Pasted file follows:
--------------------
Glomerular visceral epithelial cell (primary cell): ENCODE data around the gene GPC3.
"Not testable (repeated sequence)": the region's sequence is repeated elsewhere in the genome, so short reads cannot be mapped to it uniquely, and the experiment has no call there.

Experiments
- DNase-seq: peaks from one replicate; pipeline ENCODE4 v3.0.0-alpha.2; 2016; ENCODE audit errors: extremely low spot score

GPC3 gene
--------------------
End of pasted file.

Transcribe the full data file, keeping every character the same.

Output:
Glomerular visceral epithelial cell (primary cell): ENCODE data around the gene GPC3.
"Not testable (repeated sequence)": the region's sequence is repeated elsewhere in the genome, so short reads cannot be mapped to it uniquely, and the experiment has no call there.

Experiments
- DNase-seq: peaks from one replicate; pipeline ENCODE4 v3.0.0-alpha.2; 2016; ENCODE audit errors: extremely low spot score

GPC3 gene